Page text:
how tos | meditate
5 Ways to Use a Meditation Pillow
Sitting on a meditation cushion or zafu can look incredibly easy to an observer. After all, isn't the whole point to relax and get comfortable? The truth is that many traditional poses, such as the popular full Lotus pose, aren't going to be comfortable for every body type. For most who practice mediation, rotating the hips too far or holding the knees in an unnatural position is going to cause pain and discomfort when seated for too long.
The up-side? There are plenty of alternative ways to use your Crystal Cove meditation pillow that may be more suitable for your needs and level of flexibility. Plus, it's fun to switch up your routine every now and then for a different meditative experience. See the 5 simple poses below, and let us know which one you'll be adding to the rotation!
Kneeling with Support
Kneeling is a pretty popular pose for meditation, but without support it can quickly become a pain for those with sensitive knees or ankles. Use your Crystal Cove meditation pillow for support between your knees in a kneeling position. It'll remove the pressure on your joints and promote circulation in your legs. Nothing will interrupt a meditation session like your limbs falling asleep!
Half or Quarter Lotus Pose
Shown: Quarter Lotus Pose
Easier on the knees and hips than your traditional full Lotus pose, these variations make great alternative poses for meditation. Shown above is a Quarter Lotus pose using the Crystal Cove meditation pillow for support, great for opening the hips, knees, and ankles. Just assume a cross legged position and gently place your right ankle on the opposite calf.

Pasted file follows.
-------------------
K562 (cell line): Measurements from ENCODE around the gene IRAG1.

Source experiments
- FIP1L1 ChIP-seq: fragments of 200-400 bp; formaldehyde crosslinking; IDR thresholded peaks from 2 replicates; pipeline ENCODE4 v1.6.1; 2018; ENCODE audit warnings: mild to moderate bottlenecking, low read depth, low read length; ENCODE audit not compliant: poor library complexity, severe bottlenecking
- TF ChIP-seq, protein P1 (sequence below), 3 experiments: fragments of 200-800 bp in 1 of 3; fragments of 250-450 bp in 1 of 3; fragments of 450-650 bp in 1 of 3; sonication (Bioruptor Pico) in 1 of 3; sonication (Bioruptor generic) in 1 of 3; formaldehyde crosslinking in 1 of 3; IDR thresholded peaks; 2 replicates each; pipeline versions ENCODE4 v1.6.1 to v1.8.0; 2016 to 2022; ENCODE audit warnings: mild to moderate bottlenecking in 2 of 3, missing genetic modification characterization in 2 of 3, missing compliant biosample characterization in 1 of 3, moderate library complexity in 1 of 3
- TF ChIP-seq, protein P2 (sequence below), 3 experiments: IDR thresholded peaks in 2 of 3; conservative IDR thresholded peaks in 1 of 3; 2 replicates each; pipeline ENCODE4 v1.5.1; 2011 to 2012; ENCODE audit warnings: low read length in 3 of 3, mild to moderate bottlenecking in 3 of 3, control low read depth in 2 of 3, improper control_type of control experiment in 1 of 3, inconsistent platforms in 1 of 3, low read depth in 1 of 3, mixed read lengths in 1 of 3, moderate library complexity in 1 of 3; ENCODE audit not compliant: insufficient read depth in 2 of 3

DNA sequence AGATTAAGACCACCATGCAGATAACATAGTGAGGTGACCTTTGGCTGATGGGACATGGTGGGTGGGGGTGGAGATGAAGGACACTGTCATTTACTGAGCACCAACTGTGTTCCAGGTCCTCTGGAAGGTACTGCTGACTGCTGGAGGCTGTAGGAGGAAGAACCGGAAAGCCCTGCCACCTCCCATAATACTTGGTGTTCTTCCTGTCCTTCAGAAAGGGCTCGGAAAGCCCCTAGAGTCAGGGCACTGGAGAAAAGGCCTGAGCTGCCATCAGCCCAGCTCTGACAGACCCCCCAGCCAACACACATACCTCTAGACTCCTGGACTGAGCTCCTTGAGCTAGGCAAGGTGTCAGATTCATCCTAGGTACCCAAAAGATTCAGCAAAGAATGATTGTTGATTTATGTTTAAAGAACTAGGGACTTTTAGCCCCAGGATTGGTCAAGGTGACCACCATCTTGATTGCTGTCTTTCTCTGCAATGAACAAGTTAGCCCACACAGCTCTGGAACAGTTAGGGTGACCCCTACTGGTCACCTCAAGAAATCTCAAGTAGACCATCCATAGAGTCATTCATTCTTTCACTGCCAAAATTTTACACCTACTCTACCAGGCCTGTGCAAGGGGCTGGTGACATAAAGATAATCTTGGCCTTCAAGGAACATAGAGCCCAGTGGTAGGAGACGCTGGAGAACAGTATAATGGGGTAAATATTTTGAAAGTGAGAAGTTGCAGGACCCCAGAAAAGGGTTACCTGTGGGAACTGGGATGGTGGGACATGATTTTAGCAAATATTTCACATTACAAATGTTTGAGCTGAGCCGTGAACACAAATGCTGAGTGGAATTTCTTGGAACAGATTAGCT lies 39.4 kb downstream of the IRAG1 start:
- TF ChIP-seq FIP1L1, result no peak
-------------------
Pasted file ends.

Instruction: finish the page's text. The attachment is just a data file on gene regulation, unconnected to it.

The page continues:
To take it up a notch to Half Lotus pose, place that same ankle a bit higher, allowing it to rest on the upper thigh of the opposite leg.
Simple Cross-legged Pose
Doesn't get much easier than this! Sit in a simple cross-legged pose for minimal strain on your joints while still stretching your knees and keeping your hips open. In this position, using a meditation pillow helps to keep you from rounding out your back, keeping the spine in alignment for longer and more comfortable meditation sessions.
If you find your feet falling asleep (this happens to some people in this pose), consider switching to the "kneeling with support" pose to take weight off of your ankles and improve circulation.
Not quite a seated pose, this one is designed to open your chest and ribcage for deeper, longer breaths during meditation and breathing exercises. It's also a great way to relieve lower back pain and stretch out your abdomen after your yoga practice. Sit down with the meditation pillow right behind your hips, then lean back with your arms overhead to open up your chest. Now, just take a deep breath and relax.
Child's Pose (or Balasana)
Is it just me, or is Child's Pose everyone's favorite? This version touts an extra-comfortable place to rest your head. A simple pose for beginners, Child's Pose is incredibly relaxing while stretching your thighs, hips, and back. With this pose, you'll feel the stress melt away instantly - the only focus here is on deep breathing and setting the mind free.